If you were counting on last week's "deal" among 10 senators on health care to propel an overhaul through the Senate by Christmas, you might want to hedge your bets a bit. This cake's only half-baked.
The Senate health bill "deal" might need a little more time in the oven.
The Senate health bill "deal" might need a little more time in the oven. tarale/Flickr
This is a key week in the health debate and a key week for Senate Majority Leader Harry Reid to show he can lead without opening his mouth and inserting his foot.
He has to file three procedural motions as soon as humanly possible in order to get to final passage of a health bill by December 25. But for all three motions, he needs 60 votes. And he doesn't appear to have them yet. NPR's Julie Rovner points out Reid and the rest of the Senate have only nine shopping days to go.
Problem No. 1: Independent Senator Joe Lieberman.
Following member and staff briefings on the "deal" this weekend, it is clear that Reid is having trouble selling his own caucus on an idea to allow Boomers to buy into Medicare before age 65. As The Huffington Post reports, Lieberman recently informed Reid that he is not going to vote for it because it would cost too much. For this gutsy show, Reason.com compares Lieberman to Superman II villain Zod.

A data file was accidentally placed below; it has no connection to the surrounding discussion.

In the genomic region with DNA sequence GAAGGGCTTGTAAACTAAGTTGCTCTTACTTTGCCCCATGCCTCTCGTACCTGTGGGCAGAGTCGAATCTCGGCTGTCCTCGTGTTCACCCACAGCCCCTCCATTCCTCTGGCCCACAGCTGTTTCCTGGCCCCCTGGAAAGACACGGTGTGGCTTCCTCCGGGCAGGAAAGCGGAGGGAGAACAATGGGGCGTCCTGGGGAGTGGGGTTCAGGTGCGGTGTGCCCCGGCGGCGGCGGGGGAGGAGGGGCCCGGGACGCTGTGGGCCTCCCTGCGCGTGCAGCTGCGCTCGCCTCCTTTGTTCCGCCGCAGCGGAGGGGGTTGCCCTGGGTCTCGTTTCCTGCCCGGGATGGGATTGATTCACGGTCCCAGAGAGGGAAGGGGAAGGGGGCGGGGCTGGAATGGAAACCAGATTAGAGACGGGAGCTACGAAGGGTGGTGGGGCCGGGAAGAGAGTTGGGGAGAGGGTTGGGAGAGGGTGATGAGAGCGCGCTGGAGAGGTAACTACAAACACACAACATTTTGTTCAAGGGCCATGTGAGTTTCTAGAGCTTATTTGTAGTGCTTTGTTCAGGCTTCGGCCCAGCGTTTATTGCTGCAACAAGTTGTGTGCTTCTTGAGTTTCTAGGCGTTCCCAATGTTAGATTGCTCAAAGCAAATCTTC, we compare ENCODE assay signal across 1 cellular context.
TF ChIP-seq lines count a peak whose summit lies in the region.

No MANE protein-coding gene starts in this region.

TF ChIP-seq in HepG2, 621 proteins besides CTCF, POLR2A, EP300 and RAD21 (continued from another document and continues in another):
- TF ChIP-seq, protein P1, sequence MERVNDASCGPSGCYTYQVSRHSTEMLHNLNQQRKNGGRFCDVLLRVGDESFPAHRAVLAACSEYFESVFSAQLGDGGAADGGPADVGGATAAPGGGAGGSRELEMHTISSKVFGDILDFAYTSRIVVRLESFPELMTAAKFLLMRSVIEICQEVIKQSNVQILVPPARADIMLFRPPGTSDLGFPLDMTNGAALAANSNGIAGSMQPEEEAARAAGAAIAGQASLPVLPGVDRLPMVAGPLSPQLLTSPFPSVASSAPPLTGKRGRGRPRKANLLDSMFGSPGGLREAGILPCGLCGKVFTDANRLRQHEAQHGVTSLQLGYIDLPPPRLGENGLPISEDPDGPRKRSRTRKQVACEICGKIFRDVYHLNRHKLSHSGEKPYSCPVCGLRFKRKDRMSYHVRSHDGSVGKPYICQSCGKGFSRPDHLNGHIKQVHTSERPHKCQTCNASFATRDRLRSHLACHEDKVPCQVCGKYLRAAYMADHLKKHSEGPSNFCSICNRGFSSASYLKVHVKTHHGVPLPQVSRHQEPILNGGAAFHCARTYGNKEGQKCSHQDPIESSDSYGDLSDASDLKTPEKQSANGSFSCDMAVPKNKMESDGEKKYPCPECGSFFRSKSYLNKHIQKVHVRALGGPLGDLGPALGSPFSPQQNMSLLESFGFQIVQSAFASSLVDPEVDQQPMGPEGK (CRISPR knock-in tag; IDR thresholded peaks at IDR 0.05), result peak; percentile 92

Now might be the time for Reid to remind Lieberman that his powerful chairmanship might not be forever. We hear a resurgence in the call for more militant reconciliation procedures to push the bill through.
Another component of the "deal" — expanding the role of the Office of Personnel Management to oversee non-profit health insurance companies who would sell new policies to the uninsured — is not without complications like, how to structure it and whether it would even save any money.
Whether and how to expand federal abortion policy has yet to be resolved as well, and then there's the tricky, inter-party battles over whether the government should allow people to legally access lower-cost medicines from other countries.
Senator Byron Dorgan, Democrat of North Dakota, brings the issue up whenever possible, and doesn't appear to be ready to let it go without a fight.
And, let's not forget that the Congressional Budget Office — the arbiter of all things financial on Capitol Hill — has yet to publicly release its estimate of what the new Senate "deal" will cost. The White House says the bill will start reducing costs in the future — no surprise there.
While all these matters still up in the air, and the relentless march of time, a neat and pretty Christmas package of health care changes is looking less likely.
But, it's the Senate. Things always look the bleakest before they break wide open. There's still a little time.